Shoddy drug research goes both ways

October 17, 2016

In the last few years there have been a striking number of claims of irreproducible pre-clinical pharma research. One of the most devastating was a 2012 report from Amgen researchers who were unable to reproduce the results of 47 out of 53 academic cancer research studies. There are, of course a number of reasons for the inability of one lab to reproduce another lab’s findings that are unrelated to dishonesty or incompetence on the part of the original investigator. These include an inadequate “methods” description that makes it impossible to accurately recreate the initial conditions; I know of one case of a senior investigator who bragged to me that they omitted critical details of an extremely challenging methods paper when they believed that competing investigators were snapping at their heels.

Another possibility, unrelated to chicanery, are the undocumented changes over time of the reagents employed in the reported studies or changes in suppliers of chemicals, sera or other ancillary materials. Yet another variable are subtle but critical differences in the conduct of the investigations, such as small differences in times, temperatures, pH and ionic strength of solutions. Finally, when data are analyzed statistically, acceptance of an hypothesis is based on the 5% level of significance, meaning that in one instance of 20 an erroneous conclusion may be accepted.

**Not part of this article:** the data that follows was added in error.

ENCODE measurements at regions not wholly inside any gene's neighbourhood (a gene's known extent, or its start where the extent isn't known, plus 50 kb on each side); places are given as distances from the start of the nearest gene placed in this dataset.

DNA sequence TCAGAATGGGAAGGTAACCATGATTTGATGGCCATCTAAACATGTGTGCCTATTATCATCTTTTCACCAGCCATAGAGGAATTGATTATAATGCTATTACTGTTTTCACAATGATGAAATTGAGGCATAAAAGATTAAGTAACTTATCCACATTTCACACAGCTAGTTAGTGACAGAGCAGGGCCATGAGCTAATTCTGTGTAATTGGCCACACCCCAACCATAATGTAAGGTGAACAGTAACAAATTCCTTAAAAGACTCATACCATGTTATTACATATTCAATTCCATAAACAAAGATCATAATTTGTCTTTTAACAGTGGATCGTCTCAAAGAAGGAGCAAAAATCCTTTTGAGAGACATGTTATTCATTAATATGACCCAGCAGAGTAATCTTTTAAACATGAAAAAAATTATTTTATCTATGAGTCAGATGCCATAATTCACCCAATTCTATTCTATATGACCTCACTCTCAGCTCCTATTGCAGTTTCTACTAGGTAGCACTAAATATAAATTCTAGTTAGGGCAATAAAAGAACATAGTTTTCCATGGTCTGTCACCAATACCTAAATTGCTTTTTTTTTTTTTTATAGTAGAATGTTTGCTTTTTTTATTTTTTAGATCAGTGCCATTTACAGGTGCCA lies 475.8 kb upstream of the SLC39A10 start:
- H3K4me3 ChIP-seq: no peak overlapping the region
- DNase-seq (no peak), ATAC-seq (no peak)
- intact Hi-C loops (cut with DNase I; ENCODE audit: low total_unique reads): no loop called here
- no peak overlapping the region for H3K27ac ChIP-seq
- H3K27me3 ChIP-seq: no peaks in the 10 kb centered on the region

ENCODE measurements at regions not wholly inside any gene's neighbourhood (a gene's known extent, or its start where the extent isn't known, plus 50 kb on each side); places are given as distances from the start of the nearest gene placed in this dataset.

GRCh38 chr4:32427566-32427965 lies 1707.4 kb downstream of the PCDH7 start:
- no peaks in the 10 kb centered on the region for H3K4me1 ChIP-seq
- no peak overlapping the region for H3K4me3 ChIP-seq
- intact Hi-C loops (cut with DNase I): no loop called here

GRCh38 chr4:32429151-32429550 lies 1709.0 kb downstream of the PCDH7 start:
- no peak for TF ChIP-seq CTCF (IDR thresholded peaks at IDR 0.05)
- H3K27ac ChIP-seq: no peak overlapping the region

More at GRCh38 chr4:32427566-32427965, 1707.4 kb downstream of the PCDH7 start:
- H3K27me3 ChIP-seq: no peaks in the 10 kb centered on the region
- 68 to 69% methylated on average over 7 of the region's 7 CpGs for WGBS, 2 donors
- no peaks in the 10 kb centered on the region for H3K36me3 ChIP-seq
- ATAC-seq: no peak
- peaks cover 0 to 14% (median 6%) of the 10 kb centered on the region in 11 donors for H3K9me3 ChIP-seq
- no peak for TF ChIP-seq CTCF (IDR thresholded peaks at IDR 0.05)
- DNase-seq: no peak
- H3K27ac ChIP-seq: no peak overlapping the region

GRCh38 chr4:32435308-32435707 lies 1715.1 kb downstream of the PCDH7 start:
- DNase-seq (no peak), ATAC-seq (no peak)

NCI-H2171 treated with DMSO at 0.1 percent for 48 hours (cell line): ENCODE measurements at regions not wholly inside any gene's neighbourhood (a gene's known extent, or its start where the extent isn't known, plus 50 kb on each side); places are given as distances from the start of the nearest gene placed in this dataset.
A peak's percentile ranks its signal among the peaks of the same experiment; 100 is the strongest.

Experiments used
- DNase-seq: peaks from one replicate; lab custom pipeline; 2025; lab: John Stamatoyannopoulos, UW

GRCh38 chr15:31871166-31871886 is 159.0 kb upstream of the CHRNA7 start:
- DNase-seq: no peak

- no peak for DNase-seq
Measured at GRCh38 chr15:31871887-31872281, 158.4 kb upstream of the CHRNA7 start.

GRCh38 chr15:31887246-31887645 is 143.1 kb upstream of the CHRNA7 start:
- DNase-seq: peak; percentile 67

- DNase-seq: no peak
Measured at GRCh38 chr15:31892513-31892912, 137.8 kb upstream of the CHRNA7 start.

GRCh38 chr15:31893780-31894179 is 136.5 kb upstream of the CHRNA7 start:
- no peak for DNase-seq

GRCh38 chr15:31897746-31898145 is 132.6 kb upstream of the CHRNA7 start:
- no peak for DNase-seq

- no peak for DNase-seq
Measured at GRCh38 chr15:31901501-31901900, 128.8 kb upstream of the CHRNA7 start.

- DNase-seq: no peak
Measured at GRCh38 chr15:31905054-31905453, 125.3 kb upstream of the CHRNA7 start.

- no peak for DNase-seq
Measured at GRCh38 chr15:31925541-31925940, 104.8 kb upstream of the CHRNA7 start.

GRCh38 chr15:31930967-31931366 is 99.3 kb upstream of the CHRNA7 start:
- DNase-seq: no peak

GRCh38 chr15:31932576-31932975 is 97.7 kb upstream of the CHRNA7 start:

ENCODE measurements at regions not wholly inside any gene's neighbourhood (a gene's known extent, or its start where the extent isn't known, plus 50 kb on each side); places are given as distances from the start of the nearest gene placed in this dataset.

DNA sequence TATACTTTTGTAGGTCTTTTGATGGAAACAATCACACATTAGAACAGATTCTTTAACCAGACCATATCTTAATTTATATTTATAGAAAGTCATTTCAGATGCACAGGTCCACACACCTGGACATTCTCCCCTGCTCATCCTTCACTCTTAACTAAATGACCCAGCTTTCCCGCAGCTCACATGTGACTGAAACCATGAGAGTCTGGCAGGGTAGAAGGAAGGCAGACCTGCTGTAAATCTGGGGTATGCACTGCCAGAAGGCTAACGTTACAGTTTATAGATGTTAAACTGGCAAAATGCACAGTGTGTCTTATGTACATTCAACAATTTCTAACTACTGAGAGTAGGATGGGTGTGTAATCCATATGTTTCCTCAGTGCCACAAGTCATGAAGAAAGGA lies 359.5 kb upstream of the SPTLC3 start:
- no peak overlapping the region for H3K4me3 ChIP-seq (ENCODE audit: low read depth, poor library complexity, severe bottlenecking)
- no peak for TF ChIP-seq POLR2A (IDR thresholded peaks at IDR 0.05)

But the finagling of research results can cut both ways. Recently Pfizer fired a senior cancer investigator, Dr. Min-Jean Yin, following accusations of data manipulation. At least five papers in which Yin was a coauthor were retracted subsequent to recognition of doctored figures contained in the reports.

 So it may be that the very high rate of irreproducibility may lie in part with the drug companies’ research teams rather than with the academicians who generated the original reports. The only way to get to the bottom of this extremely disturbing picture would be for other, unaffiliated groups to jump in and carry other further repetitions of the original research.  Given the cost, the difficulty and the lack of return on investment for replication of experiments, it is highly unlikely that any research team will assume such a thankless task.



There are currently no comments

Submit a Comment

Please be sure to fill in all information. Comments are moderated. Please no link dropping, domains as names; do not spam and do not advertise.